After the German Anschluss (when Nazi Germany annexed Austria) on March 12, 1938, Hitler, among many other acts, banned nudity. Austrian citizens were advocates of exercising nude, a rejection of the over-civilized world, which may have influenced Gernreich's later designs. His mother and Rudi escaped to the United States as Jewish refugees, settling in Los Angeles, California. Gernreich was very much against sexualization of the human body and the notion that the body was essentially shameful. 

Initially, his mother survived by baking pastries that Rudi sold door-to-door. His first job was washing bodies before autopsy at the morgue of Cedars of Lebanon Hospital. He told Marylou Luther, “I grew up overnight. I do smile sometimes when people tell me my clothes are so body-conscious [that] I must have studied anatomy. You bet I studied anatomy.” He attended Los Angeles City College, where he studied art and apprenticed for a Seventh Avenue clothing manufacturer. He attended the Los Angeles Art Center School from 1941 to 1942.

Read more... )

Source: en.wikipedia.org/wiki/Rudi_Gernreich

Days of Love: Celebrating LGBT History One Story at a Time by Elisa Rolle
Paperback: 760 pages
Publisher: CreateSpace Independent Publishing Platform; 1 edition (July 1, 2014)
Language: English
ISBN-10: 1500563323
ISBN-13: 978-1500563325
Amazon: Days of Love: Celebrating LGBT History One Story at a Time

Days of Love chronicles more than 700 LGBT couples throughout history, spanning 2000 years from Alexander the Great to the most recent winner of a Lambda Literary Award. Many of the contemporary couples share their stories on how they met and fell in love, as well as photos from when they married or of their families. Included are professional portraits by Robert Giard and Stathis Orphanos, paintings by John Singer Sargent and Giovanni Boldini, and photographs by Frances Benjamin Johnson, Arnold Genthe, and Carl Van Vechten among others. “It's wonderful. Laying it out chronologically is inspired, offering a solid GLBT history. I kept learning things. I love the decision to include couples broken by death. It makes clear how important love is, as well as showing what people have been through. The layout and photos look terrific.” Christopher Bram “I couldn’t resist clicking through every page. I never realized the scope of the book would cover centuries! I know that it will be hugely validating to young, newly-emerging LGBT kids and be reassured that they really can have a secure, respected place in the world as their futures unfold.” Howard Cruse “This international history-and-photo book, featuring 100s of detailed bios of some of the most forward-moving gay persons in history, is sure to be one of those bestsellers that gay folk will enjoy for years to come as reference and research that is filled with facts and fun.” Jack Fritscher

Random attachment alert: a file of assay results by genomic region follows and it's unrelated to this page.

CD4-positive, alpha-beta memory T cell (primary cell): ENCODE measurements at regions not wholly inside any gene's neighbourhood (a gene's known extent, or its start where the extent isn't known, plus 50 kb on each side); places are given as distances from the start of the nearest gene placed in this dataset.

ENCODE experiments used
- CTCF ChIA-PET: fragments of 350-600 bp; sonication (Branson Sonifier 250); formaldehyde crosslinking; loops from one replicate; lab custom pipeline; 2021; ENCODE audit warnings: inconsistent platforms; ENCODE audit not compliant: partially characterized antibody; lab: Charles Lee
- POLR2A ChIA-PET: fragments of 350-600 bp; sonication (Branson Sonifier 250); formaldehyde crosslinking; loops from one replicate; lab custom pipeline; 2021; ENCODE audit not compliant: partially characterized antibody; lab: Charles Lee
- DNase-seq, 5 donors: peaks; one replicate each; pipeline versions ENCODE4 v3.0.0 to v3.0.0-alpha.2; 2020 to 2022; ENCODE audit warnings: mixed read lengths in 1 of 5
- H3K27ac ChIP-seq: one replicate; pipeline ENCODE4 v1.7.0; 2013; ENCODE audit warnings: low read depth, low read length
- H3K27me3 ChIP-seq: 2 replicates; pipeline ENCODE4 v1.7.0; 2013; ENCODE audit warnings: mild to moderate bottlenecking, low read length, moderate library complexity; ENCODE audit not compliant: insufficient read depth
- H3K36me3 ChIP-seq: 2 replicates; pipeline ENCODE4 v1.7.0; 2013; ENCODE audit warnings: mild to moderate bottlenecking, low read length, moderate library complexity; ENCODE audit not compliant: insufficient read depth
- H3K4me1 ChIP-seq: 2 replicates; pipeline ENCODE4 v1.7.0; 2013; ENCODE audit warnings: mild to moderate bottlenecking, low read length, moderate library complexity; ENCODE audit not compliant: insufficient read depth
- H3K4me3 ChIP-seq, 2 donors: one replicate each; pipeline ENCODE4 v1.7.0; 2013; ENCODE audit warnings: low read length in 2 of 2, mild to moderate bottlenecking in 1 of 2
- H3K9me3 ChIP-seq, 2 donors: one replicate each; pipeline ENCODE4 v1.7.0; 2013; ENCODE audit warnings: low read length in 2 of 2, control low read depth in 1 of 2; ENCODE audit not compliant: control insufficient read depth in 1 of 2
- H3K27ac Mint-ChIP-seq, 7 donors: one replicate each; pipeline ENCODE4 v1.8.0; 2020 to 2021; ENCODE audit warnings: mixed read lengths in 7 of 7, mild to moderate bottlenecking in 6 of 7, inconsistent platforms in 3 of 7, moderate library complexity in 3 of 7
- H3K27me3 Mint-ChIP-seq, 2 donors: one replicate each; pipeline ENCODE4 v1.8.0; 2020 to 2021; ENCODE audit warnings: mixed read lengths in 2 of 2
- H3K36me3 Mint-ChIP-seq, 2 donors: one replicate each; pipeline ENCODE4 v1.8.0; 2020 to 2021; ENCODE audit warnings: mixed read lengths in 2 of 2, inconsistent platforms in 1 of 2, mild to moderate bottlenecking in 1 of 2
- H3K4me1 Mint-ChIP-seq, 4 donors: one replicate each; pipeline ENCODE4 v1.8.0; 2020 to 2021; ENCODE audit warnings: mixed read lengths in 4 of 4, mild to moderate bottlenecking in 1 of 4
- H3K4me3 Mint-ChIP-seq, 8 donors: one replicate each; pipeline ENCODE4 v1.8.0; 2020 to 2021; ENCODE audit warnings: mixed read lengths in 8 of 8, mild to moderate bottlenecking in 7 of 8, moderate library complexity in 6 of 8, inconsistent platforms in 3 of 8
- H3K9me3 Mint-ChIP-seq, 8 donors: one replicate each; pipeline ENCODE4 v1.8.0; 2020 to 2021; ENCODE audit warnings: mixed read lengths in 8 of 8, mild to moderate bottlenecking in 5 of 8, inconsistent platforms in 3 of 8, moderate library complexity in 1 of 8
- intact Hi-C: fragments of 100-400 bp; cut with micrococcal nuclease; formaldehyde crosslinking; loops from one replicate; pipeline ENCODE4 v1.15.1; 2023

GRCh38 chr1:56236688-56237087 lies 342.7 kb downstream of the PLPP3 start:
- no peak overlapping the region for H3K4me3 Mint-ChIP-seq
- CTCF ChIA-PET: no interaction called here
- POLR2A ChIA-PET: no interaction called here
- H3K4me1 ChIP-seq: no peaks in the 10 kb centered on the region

reviews_and_ramblings: (andrew potter)
This post is strictly related to the one I posted sometime ago about Bill Harris, Jack Fontan, Ray Hunger and Alexander Jensen Yow (http://elisa-rolle.livejournal.com/1347308.html), i.e. it's about those beautiful men whose beauty still fascinates us from glossy black an white pictures. They were friends, lovers and sometime long-time partners of photographers, painters, writers, and sometime they were kept men, like Bill Miller. Today I will tell you the story of Otis Bigelow "the best-looking man in Manhattan in 1940, the one who had chosen a beautiful sailor over a suntanned millionaire", only to be betrayed by the beautiful sailor with the same suntanned millionaire, and the one who inspired Gordon Merrick to write the first "happily ever after" Gay Romance; the beautiful sailor was Bill Miller, a man who is listed at the Beinecke Rare Book & Manuscript Library at Yale where his papers are collected as "designer" but of whom you will not find any info on the net as an artist, but plenty you will find as a lover of millionaires and notable artists. He collaborated with Kinsey, sharing his personal journals where he recorded all his sexual encounters with various men. (Picture left: Otis Bigelow, right: Bill Miller)

Following an excerpt from The Gay Metropolis: The Landmark History of Gay Life in America by Charles Kaiser:

"Otis Bigelow lived in Manhattan. He would never think of himself the same way again after the summer of 1942. Bigelow turned twenty-two that June. A striking native of Exeter, New Hampshire, where his father had been a master at the Phillips Exeter Academy, Bigelow was an only child.


Otis Munro Bigelow III was a playwright and theatrical agent whose varied career in the performing arts included acting and dancing. He was the best-looking man in Manhattan in 1940, the one who had chosen a beautiful sailor (Christian William “Bill” Miller) over a suntanned millionaire (George Gallowhur), only to be betrayed by the beautiful sailor with the same suntanned millionaire. Otis is also the one who inspired his then roommate Gordon Merrick to write his happily ever after gay romances. Otis M. Bigelow died in 2007 and was survived by Thierry Mahe, his life partner of more than 50 years.